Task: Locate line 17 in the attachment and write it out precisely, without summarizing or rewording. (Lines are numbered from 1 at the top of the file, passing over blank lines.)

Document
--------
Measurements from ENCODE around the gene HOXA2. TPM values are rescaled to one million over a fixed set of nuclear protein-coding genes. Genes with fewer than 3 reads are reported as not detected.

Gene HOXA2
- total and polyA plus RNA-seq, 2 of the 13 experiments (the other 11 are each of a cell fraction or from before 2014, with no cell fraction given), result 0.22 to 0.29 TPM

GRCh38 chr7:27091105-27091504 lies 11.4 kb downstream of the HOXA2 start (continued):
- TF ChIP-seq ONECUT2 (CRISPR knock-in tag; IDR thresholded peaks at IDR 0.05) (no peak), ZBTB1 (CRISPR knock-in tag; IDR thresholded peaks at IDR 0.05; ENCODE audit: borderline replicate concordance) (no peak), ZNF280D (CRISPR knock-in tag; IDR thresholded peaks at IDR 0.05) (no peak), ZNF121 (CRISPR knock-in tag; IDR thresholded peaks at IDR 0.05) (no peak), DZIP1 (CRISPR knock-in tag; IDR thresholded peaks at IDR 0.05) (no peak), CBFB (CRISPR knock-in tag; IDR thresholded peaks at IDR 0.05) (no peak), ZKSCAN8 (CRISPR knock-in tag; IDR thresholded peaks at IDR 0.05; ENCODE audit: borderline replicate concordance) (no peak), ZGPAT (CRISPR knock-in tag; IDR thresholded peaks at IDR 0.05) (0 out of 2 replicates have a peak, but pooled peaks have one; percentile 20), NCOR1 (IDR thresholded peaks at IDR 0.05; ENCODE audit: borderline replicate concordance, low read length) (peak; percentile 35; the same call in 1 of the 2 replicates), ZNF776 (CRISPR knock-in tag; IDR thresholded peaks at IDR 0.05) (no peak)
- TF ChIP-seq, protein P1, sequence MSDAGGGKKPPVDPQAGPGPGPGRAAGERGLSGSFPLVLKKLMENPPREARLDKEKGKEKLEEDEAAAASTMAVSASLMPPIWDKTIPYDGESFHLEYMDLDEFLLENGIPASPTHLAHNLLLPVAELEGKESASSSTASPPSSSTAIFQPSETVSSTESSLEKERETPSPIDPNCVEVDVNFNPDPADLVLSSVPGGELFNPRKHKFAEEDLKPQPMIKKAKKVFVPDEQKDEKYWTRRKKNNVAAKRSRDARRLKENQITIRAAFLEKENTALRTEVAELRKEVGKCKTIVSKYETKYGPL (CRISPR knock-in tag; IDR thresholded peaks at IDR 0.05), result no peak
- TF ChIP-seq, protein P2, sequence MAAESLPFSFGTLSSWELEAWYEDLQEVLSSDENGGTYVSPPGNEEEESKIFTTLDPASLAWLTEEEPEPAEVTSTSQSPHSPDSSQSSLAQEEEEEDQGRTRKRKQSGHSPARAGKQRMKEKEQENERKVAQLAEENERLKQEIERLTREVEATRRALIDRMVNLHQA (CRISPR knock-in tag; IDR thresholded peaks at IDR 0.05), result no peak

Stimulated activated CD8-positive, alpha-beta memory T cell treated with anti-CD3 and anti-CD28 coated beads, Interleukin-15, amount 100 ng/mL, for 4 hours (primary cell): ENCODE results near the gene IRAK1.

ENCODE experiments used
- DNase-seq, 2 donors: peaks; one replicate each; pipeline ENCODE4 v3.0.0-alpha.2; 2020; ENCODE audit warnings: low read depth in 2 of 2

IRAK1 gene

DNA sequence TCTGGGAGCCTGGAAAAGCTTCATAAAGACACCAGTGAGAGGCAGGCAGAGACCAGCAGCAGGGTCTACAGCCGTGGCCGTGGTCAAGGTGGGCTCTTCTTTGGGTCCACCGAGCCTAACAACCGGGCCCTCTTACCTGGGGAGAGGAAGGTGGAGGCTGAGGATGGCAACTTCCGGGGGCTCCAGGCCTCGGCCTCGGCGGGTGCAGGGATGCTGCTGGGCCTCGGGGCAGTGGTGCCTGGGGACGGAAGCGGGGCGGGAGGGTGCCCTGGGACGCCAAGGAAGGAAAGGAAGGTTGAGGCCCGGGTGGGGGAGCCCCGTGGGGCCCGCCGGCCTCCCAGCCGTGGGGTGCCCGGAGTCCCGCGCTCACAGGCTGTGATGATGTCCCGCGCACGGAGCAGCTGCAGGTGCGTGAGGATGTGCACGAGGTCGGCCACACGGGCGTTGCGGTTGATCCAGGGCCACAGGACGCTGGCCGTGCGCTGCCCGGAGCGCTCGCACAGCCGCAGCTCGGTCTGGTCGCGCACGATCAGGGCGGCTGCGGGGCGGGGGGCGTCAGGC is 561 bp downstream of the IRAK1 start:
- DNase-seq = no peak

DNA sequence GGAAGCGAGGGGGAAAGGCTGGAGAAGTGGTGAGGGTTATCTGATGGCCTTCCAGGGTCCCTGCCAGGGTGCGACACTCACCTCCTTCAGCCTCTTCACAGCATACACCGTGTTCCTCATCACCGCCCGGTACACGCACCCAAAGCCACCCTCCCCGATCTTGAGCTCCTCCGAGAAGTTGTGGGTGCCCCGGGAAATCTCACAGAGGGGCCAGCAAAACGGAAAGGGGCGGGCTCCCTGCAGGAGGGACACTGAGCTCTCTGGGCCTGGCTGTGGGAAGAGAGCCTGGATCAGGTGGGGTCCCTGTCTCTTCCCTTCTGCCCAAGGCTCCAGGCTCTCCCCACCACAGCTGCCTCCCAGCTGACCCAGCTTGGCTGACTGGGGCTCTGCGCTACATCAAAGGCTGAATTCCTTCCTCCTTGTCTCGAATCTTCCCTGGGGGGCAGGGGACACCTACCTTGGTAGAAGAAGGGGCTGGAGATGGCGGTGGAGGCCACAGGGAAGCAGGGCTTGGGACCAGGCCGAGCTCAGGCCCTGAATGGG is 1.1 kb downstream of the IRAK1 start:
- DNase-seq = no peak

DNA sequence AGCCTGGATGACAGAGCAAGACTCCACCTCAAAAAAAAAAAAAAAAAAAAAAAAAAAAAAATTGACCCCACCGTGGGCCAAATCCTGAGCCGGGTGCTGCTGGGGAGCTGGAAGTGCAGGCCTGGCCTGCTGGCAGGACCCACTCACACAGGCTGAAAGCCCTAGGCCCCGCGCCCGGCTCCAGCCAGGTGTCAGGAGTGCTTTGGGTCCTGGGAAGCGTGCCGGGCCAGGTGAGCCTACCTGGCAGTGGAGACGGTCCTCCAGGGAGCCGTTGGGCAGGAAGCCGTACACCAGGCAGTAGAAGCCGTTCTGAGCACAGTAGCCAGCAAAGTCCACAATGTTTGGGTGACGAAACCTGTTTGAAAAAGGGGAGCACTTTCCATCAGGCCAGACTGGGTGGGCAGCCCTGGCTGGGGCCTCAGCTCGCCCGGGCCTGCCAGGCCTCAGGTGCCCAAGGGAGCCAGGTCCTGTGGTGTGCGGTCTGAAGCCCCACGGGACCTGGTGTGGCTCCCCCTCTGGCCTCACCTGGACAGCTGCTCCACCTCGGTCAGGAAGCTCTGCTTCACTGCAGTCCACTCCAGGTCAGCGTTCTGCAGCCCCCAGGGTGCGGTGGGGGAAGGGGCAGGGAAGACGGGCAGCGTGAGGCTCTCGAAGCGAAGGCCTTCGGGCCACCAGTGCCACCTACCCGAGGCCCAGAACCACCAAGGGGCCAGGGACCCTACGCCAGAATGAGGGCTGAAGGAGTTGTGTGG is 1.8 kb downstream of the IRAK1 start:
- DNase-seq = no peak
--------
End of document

- DNase-seq = no peak